Here's Trump on the convention, shortly beforehand: “One of the best produced, including the incredible stage & set, in the history of conventions. Great unity! Big T.V. ratings!”

As Time magazine reported, "Trump’s campaign argued that it would be a “Trump convention,” and the line-up of speakers proved it. His four adult children and his wife spoke. But Melania Trump’s sentimental address was overshadowed by the revelation that she had cribbed from First Lady Michelle Obama’s 2008 Democratic Convention address. The Trump campaign, in typical form, refused to admit error for days ..."

As the negative reviews came in, Trump rewrote his personal convention history. He told the New York Times, "I didn’t produce our show — I just showed up for the final speech on Thursday.”

Then, throwing his own party "under the bus" (as as number of pundits fairly had it), he went on to suggest that both parties' conventions were about as good. “I’ve liked both shows,” he said.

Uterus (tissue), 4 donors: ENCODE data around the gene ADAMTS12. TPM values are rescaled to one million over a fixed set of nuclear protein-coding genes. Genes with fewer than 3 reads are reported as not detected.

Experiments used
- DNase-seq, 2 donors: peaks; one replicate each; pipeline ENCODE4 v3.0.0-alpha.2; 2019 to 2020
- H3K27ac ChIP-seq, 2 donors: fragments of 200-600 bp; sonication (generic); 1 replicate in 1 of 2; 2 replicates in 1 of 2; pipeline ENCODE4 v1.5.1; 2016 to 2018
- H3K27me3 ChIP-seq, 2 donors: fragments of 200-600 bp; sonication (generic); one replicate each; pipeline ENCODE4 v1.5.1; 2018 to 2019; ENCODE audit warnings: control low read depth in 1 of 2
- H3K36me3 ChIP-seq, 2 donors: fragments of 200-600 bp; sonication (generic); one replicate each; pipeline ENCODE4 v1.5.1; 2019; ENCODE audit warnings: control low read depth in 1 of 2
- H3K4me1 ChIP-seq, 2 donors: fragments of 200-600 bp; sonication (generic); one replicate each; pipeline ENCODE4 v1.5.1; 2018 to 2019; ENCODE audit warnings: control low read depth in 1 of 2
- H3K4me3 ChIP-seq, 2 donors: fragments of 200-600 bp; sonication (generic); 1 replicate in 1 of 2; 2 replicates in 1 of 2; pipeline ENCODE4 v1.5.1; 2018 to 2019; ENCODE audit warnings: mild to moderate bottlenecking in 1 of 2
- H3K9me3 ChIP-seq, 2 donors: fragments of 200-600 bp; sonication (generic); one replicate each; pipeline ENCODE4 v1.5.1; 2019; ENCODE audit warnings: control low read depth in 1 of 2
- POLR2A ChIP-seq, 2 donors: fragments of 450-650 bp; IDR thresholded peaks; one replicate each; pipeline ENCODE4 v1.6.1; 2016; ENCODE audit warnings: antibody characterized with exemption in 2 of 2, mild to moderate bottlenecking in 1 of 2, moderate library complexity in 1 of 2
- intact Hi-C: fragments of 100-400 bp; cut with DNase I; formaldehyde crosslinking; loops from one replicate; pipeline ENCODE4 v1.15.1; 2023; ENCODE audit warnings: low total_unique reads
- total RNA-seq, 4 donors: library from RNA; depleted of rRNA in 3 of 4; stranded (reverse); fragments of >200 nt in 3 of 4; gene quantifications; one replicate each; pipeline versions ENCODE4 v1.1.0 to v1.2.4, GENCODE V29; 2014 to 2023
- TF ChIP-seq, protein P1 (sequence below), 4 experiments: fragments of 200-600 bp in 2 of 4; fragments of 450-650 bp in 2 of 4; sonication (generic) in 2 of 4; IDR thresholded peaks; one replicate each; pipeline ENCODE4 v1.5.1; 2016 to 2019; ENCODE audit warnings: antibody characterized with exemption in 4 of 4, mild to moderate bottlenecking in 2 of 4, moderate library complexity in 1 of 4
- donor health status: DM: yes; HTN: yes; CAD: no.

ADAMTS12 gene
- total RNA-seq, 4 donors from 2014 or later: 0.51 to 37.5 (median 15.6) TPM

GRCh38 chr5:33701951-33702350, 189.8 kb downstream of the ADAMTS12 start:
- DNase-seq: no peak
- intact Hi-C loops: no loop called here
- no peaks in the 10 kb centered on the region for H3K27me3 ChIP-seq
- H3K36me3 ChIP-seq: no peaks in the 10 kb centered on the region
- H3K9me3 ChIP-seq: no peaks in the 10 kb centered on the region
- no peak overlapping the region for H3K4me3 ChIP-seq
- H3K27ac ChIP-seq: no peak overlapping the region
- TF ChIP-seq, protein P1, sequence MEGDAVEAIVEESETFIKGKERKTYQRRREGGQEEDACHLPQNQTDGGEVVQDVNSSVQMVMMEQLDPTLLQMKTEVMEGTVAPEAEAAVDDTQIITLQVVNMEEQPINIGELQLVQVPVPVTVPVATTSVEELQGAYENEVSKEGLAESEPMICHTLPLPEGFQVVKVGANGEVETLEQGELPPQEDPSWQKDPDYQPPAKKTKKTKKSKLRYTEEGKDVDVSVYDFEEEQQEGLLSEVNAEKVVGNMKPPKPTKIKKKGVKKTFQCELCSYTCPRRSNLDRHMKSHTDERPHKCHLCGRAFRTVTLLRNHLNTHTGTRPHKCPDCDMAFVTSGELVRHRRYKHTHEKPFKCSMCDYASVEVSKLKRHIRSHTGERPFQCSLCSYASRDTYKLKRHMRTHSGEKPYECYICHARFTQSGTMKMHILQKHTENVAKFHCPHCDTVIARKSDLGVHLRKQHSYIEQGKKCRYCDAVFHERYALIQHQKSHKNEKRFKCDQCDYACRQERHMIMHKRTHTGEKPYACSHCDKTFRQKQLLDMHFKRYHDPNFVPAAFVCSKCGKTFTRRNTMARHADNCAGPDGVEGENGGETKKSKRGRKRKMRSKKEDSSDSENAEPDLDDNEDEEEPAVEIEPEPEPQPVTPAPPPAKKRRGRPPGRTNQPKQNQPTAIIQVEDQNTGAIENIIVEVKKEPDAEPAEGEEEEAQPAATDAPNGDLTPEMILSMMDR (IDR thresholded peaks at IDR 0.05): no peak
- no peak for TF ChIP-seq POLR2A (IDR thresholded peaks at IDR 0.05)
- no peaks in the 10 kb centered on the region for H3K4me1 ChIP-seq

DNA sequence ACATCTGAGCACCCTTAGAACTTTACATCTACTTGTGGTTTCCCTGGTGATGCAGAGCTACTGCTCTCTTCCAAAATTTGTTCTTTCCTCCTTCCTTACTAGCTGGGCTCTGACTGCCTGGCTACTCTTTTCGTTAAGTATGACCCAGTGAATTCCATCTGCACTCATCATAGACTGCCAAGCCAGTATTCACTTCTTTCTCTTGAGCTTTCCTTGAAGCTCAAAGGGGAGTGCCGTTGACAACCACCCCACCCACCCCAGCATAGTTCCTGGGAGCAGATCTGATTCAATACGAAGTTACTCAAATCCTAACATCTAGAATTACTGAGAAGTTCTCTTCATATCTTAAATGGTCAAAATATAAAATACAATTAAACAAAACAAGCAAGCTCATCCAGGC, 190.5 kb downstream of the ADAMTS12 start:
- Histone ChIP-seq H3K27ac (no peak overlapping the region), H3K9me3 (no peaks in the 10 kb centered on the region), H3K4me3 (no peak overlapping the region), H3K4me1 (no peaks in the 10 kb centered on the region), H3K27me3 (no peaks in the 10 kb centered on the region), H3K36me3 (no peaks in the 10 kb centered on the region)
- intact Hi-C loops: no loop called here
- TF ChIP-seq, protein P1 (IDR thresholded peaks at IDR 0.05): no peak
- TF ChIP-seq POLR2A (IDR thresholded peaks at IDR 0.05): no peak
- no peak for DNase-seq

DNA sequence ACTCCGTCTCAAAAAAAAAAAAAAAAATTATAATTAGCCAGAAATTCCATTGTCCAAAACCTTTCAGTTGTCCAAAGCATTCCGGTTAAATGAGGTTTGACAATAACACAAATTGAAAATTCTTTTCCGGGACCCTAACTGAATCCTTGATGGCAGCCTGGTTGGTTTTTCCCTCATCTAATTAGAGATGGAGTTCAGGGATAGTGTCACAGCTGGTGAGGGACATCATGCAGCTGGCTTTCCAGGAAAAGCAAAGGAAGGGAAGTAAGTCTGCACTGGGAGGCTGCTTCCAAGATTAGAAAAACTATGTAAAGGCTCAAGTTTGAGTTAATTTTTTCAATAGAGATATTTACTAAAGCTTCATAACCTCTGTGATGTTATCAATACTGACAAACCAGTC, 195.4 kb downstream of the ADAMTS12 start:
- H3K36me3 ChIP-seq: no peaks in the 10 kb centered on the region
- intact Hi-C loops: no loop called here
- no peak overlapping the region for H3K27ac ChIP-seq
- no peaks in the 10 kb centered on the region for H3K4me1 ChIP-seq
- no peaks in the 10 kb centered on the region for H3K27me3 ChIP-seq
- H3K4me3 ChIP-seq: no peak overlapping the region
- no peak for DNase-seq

As soon as something becomes uncomfortable, Donald Trump shirks it off. Staying the course? Steely determination? If you want that in your president, look elsewhere.

If you're looking for loyalty to anyone but himself, once again - keep looking. - rs

Trump 49: Do as I say

trump

As Donald Trump holds rallies around the country, he routinely talks about how he's going to bring more jobs to Americans - by keeping workers from other countries out, and by keeping businesses from sending jobs overseas.

The latter point we'll circle back around to. But as for the first, Trump's campaign point about ensuring that businesses hire native Americans, not people from abroad, surely has to rank high among his priorities. It is a direct tie to his number one issue, illegal immigration, even if the issue here is broader than that of legality against illegality.

There may be some changes in law he could try to do in effecting some of this. But he may find other businesses resistant to those efforts.

Especially when he would be asking other businesses to do for jobs what he has been demonstrably unwilling to do.

Among many other instances, here's one noted from Daily Kos:

Mr. “I’m going to bring jobs to America” is bringing jobs to America … and looking for foreign guest workers to fill them. Trump’s Mar-a-Lago Club and Trump National Golf Club, Jupiter are looking for 78 servers, housekeepers, and cooks.